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The End of Money: Counterfeiters, Preachers, Techies, Dreamers--and the Coming Cashless Society Hardcover – February 14, 2012

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Product Details

  • Hardcover: 240 pages
  • Publisher: Da Capo Press (February 14, 2012)
  • Language: English
  • ISBN-10: 0306818833
  • ISBN-13: 978-0306818837
  • Product Dimensions: 9.3 x 6.2 x 1 inches
  • Shipping Weight: 14.4 ounces (View shipping rates and policies)
  • Average Customer Review: 3.9 out of 5 stars  See all reviews (35 customer reviews)
  • Amazon Best Sellers Rank: #782,988 in Books (See Top 100 in Books)

Editorial Reviews Review

Amazon Best Books of the Month, February 2012: Say good-bye to your beloved Benjamins, because the world is going cashless. So says David Wolman, and in The End of Money, he explores the drastic implications. How is it happening? What's at stake? Why does it matter? Each chapter of this timely and fascinating book focuses on a specific aspect of the coming cashlessness. Its cast of compelling characters includes an end-times fundamentalist who views the growing obsolescence of cash as a sign of the coming rapture; an Icelandic artist whose claim to fame illustrates the complicated relationship between cash and nationalism; an American libertarian and coin-maker convicted on federal charges for the distribution of "Liberty" coins and Ron Paul dollars; and an Indian software engineer (self-billed as "the assassin of cash") whose firm is enabling digital payment methods that are lifting the living standards of thousands of poor New Dehli residents via their cell phones. Raising the stakes with a personal experiment, Wolman goes (almost) a full year without using cash at all. All told, The End of Money offers everything there is to love about popular nonfiction, rendering a complex subject entertaining and easily approachable for a wide audience while proving the ultimate adventurousness inherent in a curiosity about the workings of the world. --Jason Kirk


Kirkus Reviews, 1/15/12
“Alternating between in-depth reporting and personal rumination, Wired contributing editor Wolman tries to figure out what a cashless society would mean and whether it is an idea whose time has come…He has plenty of thoughts about what could replace physical money, but he is wise enough to understand that he cannot imagine all of the unexpected outcomes. An intriguing book on a topic that many readers have always taken for granted: the cash in their purses and wallets.”

Publishers Weekly, 1/30/12
“Wolman believes that physical cash will soon cease to be. He explores this compelling possibility by talking with a number of fascinating characters…Just as interesting is Wolman's discussion of money, culture, and poverty…Wolman's writing is clear and thoughtful, and his use of characters and places add color and personality to this excellent investigation of a timely topic”
Biz Books, 2/5/12
“You’ll never look at a dollar bill without thinking its societal costs are more than a dollar.”
The Fiscal Times, 1/26/12
“An entertaining and engaging canter through the world of money, both real and electronic.”
King Features Syndicate, 2/20/12
“[A] fascinating book…The End of Money will cause readers to rethink the contents of their wallets…This is an example of exceptional in-depth reporting that examines cash and predicts that in the near future our currencies will undergo a change that will be so dramatic it will change the way our world works.”
“The Bookworm Sez (nationally syndicated column),” 2/13/12
“What you’ll learn is surprising. Whether you’ve got greenbacks or gravy, pennies, pounds, or plastic in your pocket, I think you’ll find The End of Money extremely interesting. Money might not buy happiness, but reading this book is the next best thing.”, 2/9/12
“A fascinating exploration of how we are evolving into a society that relies entirely on plastic and mouse-clicks to buy, sell and save what we need.”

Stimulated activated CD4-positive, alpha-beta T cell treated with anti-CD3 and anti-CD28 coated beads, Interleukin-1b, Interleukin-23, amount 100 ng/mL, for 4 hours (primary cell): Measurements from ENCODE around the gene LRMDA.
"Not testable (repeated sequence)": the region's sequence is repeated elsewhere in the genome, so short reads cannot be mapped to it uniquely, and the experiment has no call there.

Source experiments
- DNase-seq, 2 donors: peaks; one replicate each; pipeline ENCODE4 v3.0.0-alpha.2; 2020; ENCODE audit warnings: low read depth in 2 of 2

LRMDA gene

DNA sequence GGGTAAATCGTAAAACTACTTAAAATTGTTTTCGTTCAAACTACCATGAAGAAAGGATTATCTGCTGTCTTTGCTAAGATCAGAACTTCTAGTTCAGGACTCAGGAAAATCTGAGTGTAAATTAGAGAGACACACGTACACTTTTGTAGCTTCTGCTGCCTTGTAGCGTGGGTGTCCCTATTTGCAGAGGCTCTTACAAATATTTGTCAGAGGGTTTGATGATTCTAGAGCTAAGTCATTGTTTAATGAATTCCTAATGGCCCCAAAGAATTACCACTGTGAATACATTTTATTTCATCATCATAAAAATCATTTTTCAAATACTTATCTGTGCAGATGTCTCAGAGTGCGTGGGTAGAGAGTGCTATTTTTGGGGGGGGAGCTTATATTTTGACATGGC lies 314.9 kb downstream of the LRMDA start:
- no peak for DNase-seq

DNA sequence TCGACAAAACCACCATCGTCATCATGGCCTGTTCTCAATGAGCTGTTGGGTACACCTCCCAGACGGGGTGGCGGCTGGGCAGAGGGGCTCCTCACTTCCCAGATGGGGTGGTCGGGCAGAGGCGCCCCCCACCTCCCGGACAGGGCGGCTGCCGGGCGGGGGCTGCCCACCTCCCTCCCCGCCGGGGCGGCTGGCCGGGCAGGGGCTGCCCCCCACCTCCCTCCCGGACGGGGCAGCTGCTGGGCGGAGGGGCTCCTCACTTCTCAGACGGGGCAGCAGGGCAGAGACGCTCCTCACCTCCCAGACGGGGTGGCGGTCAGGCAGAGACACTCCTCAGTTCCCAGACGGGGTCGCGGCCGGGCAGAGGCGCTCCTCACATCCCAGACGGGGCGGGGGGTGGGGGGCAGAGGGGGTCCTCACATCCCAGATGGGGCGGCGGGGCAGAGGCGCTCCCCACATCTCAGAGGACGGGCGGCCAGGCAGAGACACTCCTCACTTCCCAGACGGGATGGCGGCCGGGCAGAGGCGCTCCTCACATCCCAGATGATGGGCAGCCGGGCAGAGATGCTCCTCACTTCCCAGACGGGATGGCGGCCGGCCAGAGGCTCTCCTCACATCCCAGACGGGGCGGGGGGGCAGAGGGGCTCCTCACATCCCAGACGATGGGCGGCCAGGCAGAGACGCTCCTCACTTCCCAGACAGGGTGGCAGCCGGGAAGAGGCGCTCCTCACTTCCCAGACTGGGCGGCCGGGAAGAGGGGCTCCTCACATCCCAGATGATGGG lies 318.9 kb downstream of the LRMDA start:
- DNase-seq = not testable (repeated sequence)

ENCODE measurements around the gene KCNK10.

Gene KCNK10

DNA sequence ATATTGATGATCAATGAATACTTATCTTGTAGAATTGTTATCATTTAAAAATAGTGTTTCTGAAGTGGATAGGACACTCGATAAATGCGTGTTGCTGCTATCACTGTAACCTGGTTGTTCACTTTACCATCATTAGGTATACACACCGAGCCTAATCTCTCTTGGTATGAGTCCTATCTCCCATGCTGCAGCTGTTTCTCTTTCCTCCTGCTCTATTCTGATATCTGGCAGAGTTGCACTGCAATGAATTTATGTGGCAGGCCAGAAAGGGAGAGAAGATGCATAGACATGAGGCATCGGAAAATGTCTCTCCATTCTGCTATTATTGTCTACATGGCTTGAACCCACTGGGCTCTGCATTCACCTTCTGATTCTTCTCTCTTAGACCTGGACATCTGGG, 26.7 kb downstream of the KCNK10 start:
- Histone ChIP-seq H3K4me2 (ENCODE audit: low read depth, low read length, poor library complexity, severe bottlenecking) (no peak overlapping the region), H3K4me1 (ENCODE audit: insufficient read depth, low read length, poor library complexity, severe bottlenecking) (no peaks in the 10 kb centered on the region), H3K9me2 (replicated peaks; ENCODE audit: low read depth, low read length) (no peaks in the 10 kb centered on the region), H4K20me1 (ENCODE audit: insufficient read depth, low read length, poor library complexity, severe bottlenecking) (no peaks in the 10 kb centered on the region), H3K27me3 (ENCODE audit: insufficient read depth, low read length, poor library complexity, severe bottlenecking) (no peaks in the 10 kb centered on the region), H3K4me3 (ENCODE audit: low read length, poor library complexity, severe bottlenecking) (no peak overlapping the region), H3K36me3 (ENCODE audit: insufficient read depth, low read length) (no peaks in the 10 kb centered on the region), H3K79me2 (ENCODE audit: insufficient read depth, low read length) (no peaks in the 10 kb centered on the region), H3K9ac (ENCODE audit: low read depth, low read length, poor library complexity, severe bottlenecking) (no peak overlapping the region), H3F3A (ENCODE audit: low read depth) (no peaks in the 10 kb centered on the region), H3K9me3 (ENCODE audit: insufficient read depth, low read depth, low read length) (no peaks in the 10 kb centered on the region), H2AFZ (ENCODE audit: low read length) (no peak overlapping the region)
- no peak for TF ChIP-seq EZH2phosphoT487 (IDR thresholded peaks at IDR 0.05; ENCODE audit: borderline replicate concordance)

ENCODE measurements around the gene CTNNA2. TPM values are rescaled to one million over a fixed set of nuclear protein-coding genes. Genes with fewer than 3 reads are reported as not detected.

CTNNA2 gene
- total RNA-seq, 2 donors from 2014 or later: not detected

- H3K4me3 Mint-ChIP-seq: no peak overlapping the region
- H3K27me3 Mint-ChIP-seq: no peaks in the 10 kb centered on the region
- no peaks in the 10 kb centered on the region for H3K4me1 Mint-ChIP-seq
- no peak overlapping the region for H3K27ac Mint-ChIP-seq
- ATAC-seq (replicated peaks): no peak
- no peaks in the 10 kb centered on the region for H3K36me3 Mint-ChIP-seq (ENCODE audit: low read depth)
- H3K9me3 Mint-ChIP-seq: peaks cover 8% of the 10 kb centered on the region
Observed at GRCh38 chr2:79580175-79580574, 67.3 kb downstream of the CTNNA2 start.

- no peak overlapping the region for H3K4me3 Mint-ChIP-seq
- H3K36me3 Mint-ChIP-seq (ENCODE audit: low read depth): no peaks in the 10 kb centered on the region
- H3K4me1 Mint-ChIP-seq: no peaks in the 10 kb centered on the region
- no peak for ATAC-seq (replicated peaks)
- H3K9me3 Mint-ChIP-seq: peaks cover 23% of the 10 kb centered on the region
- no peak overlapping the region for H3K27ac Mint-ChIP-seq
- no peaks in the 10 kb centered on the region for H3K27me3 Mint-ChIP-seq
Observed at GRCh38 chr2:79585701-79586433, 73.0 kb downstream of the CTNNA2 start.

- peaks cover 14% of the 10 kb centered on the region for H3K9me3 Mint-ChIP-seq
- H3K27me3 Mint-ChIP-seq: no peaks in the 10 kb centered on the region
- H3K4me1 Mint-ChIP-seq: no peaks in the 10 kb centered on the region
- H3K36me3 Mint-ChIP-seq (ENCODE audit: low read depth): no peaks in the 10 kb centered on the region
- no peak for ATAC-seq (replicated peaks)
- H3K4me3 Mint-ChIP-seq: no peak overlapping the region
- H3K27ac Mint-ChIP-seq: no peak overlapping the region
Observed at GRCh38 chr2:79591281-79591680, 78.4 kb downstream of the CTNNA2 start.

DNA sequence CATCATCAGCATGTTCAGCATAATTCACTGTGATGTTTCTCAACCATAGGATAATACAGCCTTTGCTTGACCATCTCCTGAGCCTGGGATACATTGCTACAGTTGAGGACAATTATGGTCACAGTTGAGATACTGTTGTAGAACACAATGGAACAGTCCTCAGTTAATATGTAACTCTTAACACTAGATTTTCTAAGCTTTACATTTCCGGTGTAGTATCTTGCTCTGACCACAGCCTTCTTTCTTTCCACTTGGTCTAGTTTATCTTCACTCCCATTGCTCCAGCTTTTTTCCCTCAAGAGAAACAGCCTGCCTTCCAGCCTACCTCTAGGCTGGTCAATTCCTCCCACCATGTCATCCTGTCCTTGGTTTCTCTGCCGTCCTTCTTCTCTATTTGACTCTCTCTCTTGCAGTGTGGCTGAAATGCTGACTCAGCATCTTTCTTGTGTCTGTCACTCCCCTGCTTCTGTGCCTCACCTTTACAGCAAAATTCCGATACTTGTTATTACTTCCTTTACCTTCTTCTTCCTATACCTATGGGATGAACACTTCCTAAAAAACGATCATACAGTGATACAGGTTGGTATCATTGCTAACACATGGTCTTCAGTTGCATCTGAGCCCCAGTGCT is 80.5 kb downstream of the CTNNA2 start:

New York Journal of Books, 2/14/12
“A thoughtful and engaging study…[Wolman] skillfully covers the essential themes of theories on the economics, politics, sociology, and anthropology of money; and he does so painlessly…This is a very well written study, and it has none of the alienating gravitas of an economics tome. The author follows interesting stories populated by colorful characters. And he explains difficult concepts with skill…One of the best books in a long time on a difficult subject.”
Portland Tribune, 2/16/12
“Lively characters.”
Philadelphia Sunday Tribune, 2/5/12
“Wolman dares to take a critical look at cash…Wolman’s investigation ensures that you’ll never look at a dollar bill the same way again.”
New American Foundation (The Ladder blog), 2/14/12
“A rallying cry for the anti-cash movement.”, 2/24/12
“[A] provocative new book…A tidy history of money and its discontents.”, 2/17/12
 “This is quite a romp, half digerotica, half travelogue…Whatever your take, reading this book will both entertain you and give your argument more currency.”, 2/19/12
“We tip our hats off to David Wolman for his pioneering efforts on this subject and for presenting his findings in this valuable book.”, 2/23/12
“[A] world-spanning tour…A book that has many intriguing elements…[Wolman] makes many good points about the absurdities of cash…Raise[s] some intriguing questions and present[s] the views and personalities of some very interesting people.”
The New Scientist, 2/25/12
“A particularly good chapter details the mobile banking revolution in the developing world…Interesting too are arguments for abolishing cash.”
Boston Globe, 2/27/12
“[An] entertaining and enlightening account…Wolman has delivered an intriguing, thoughtful case against physical cash, aiming pile-drivers at its every weakness. Well-written and full of telling detail, The End of Money successfully envisions a better cashless future.”, 2/28/12
“The final effect of The End of Money on readers will not be to convince them one way or the other, but to elicit real thought on the nature of money itself, and to Wolman’s credit, that’s no small feat.”
MIT’s Technology Review, 2/28/12
“Wolman is such a thorough reporter…Wolman piles up any number of arguments against cash.”
Canadian Business
“[An] engaging new book.”
American Banker, 3/6/12
“[A] fascinating new book.”, 2/28/12
”The book is fascinating.”
D.C. Technology, 2/29/12
“A fascinating must read book.”

The London Guardian (UK), 3/2/12
“Informally tech-hipsterish prose…One of the most illuminating stories here is the increasing use of mobile-phone payment systems in India and elsewhere.”

Washington Post, 3/10/12
“[Wolman] presents a fascinating and engaging thesis…a crucial look at the role of cash.”